Tessa Hill And Lia Valente were 13 years old when their grade 8 school project — a documentary on rape culture — kicked off a series of events earlier this year leading to a viral petition, a media blitz, a meeting with Ontario's Premier Wynne and their requested inclusion of consent in the province's updated sex-ed curriculum.
This is their story and the online premiere of their documentary.
"Allegedly" takes on the issue of rape culture in our society. We began making the film as a school project for our media studies class at City View Alternative Senior School in Toronto, but it turned into much more.
The process of creating the whole film was really interesting, because after filming all of our amazing interviews, we decided to create a campaign called "We Give Consent" and a petition on change.org to push for the topic of ‘consent’ to be a part of the updated health and physical education curriculum in Ontario.
While during research for "Allegedly," we learned more about the sexual education curriculum in Ontario. The curriculum had not been updated since 1998, which was before both of us were born, and there was nothing about the topic of consent included in the 222-page document.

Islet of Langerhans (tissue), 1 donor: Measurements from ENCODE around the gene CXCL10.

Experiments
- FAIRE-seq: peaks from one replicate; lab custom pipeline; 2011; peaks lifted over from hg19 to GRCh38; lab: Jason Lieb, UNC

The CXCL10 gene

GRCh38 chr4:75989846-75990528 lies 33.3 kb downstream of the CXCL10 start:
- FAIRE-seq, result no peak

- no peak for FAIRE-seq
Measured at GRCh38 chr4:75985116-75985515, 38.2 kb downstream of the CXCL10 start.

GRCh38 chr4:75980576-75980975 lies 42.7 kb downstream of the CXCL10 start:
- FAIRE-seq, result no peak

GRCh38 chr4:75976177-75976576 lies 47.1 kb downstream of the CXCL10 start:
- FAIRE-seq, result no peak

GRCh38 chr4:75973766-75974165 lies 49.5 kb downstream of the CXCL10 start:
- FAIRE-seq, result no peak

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The topic of "consent" went right along with our topic of rape culture, and so we decided to use social media and a petition to raise awareness about the importance of consent and make a change in our community.
The two of us believed strongly that in order to change the rape culture that surrounds us, we needed to create a culture where consent was prominent. "We Give Consent" started getting a lot of attention and our petition started to take off.
Over the course of a month, our petition gathered over 40,000 signatures in favour of consent in the curriculum and we met with Ontario’s Premier Kathleen Wynne to discuss our initiative.
Because of this project, the two of us were dropped right into this amazing community of feminists and activists in our city. We both learned so much by doing presentations and panels about the issue of rape culture, and by just having discussions about feminism.
All of this learning contributed immensely to the way we created our film and examined the different parts of rape culture in our society. We have been so lucky to have such amazing people contribute their time and expertise to our film and supporting both of us throughout this amazing journey.
Neither of us are professional filmmakers, but we want this film to be an educational tool and a way to help end the rape culture that we live in.
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